October 30, 2014
On September 22, 2014, the Second Appellate District of the California Court of Appeal issued an opinion affirming a lower court’s decision to impose a California documentary transfer tax (DTT) on the transfer of interests in a legal entity that owned real property indirectly through another legal entity, concluding that a change in ownership of the legal entity that resulted in a change in ownership of the real property for property tax purposes was a taxable event under the Documentary Transfer Tax Act (DTTA).
The opinion in 926 North Ardmore Ave., LLC v. County of Los Angeles describes a series of transactions involving, over time, the transfer of an apartment building by a trust (Trust) to a wholly owned limited liability company (Ardmore), a transfer by the Trust of its interest in Ardmore to a "trust-owned partnership" (Partnership), a "distribution" of interests in the Partnership by the Trust to certain subtrusts of the Trust, and a "distribution" and "sale" of 45% of the interests in the Partnership to each of two other trusts formed for the grantor’s two sons.
The Los Angeles County Assessor concluded that the transactions resulted in a change in ownership of the apartment building and reappraised the property on that basis. Ardmore paid the supplemental property tax assessment. Following the property tax reassessment, the Los Angeles County Registrar-Recorder/County Clerk, in an effort to enforce its new policy, demanded that Ardmore pay DTT, asserting that the change in ownership for property tax purposes also gave rise to liability under the DTTA.
California Documentary Transfer Tax Act
The California Legislature enacted the DTTA in 1967. Relevant to the instant case are sections 11911 and 11925 of the Revenue and Taxation Code (R&T Code). Section 11911 authorizes California counties to levy a tax on "each deed, instrument, or writing by which any lands, tenements, or other realty sold within the county shall be granted, assigned, transferred, or otherwise conveyed to, or vested in, the purchaser or purchasers . . . ." Section 11925 provides that, in the case of realty held by a partnership or other entity treated as a partnership for federal income tax purposes, no DTT is imposed as a result of a transfer of an interest in the partnership or other entity as long as certain requirements are met (namely that the tax partnership continues to hold the property and no termination of the tax partnership occurs under section 708 of the Internal Revenue Code). While the Ardmore opinion alluded to other provisions in the DTTA, it focused primarily on sections 11911 and 11925.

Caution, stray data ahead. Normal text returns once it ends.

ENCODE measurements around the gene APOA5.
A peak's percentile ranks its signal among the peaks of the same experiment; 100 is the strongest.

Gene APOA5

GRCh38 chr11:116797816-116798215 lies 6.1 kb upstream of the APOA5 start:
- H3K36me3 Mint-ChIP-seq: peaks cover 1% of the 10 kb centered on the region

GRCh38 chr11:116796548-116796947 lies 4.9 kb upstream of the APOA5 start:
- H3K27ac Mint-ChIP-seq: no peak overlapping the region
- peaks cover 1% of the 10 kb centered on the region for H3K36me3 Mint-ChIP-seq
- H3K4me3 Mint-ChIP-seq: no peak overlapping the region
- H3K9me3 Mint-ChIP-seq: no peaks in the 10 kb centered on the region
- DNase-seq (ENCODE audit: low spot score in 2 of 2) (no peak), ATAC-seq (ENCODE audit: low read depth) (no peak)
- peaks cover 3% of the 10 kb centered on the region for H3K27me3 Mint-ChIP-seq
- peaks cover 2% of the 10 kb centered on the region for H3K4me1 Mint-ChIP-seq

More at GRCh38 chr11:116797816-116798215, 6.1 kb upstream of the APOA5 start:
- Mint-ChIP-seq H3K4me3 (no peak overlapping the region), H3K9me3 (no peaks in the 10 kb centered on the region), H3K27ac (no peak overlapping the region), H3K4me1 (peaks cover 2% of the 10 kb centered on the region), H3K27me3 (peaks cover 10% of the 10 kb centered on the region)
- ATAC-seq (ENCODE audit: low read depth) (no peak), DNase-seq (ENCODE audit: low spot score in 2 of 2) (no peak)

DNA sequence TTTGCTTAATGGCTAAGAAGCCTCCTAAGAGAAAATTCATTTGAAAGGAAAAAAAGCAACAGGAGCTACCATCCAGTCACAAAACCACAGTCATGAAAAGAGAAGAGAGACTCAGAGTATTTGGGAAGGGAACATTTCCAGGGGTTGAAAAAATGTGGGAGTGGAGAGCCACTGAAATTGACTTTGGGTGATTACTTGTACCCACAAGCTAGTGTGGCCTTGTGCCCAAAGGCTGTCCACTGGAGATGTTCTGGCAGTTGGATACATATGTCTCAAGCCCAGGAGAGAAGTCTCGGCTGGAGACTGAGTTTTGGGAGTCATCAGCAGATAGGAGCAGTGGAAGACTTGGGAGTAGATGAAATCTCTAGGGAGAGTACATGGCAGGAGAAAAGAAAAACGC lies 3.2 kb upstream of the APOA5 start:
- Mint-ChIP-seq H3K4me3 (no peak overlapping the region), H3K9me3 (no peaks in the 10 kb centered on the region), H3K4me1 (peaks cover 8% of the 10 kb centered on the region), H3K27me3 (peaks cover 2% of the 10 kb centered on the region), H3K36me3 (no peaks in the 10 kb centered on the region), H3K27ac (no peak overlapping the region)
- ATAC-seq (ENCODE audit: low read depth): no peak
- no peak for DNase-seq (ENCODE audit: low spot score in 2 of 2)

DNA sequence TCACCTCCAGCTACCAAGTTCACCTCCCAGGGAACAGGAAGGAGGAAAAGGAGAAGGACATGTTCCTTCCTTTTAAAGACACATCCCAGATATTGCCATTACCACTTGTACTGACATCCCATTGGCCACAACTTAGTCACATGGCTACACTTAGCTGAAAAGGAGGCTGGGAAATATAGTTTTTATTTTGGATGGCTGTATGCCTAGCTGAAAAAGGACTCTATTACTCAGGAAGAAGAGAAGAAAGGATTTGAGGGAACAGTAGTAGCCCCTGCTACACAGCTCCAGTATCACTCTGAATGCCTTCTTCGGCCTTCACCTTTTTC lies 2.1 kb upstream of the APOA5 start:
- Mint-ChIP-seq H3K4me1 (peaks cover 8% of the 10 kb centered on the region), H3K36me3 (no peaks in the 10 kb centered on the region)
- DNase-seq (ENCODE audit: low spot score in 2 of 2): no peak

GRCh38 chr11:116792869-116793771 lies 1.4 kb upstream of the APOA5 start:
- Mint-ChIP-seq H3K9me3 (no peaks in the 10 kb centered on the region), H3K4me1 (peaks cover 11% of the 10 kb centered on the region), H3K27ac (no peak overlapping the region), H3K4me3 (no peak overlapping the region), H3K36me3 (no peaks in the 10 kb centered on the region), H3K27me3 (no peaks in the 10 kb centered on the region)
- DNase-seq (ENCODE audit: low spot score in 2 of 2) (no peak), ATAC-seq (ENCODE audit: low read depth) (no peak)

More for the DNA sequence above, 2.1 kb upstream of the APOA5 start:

California Property Tax Provisions
Passed by the California electorate in 1978, Article 13A of the California Constitution provides that real property is reappraised for property tax purposes when a "change in ownership" occurs. The general rule under section 64(a) of the R&T Code is that transfers of interests in legal entities do not result in a change in ownership. However, section 64(c) and section 64(d) of the R&T Code provide exceptions to the general rule, meaning that certain transfers of interests in entities do result in a change in ownership of the underlying property. The Ardmore opinion states that Ardmore admitted in its discovery and in its appellate brief that the transactions resulted in a "change in ownership" of the property for property tax purposes.
The Court’s Decision Imposing DTT
Based largely on its broad reading of two California cases addressing the DTTA in the context of long-term leases, the court determined that "realty sold" for purposes of the DTTA has the same meaning as "change in ownership" for property tax purposes, notwithstanding the significant differences between these two separate taxation schemes (transfer and ad valorem). According to the court, the only exceptions are those specifically identified in the DTTA, and the court determined that the exception in section 11925 of the R&T Code for transfers of interests in entities that are partnerships for income tax purposes did not apply because the apartment building was not owned directly by the Partnership; rather, it was owned by a limited liability company owned by the Partnership. The court alluded to but did not specifically address other exemptions in the DTTA. As a result, the court determined that the county could impose DTT as a result of the transactions.
While some California jurisdictions, including San Francisco, have already amended their municipal codes to include as "realty sold" any acquisition or transfer of ownership interests in a legal entity that results in a change of ownership of the underlying property for property tax purposes, Los Angeles never amended its county or municipal code to link the DTT with the property tax change in ownership rules. Rather, according to testimony in the case, the Los Angeles County Recorder posted its new interpretation of the DTTA on its website, and in 2010 started assessing DTT on transfers that resulted in a change in ownership for property tax purposes.
The potential implications of the court’s decision in Ardmore remain to be seen, but for the time being the risk of a documentary transfer tax being imposed upon transfers of interests in legal entities that own real property (including entities that own real property indirectly through other entities) previously thought to be exempt should be considered in any transaction involving a property tax change of ownership.
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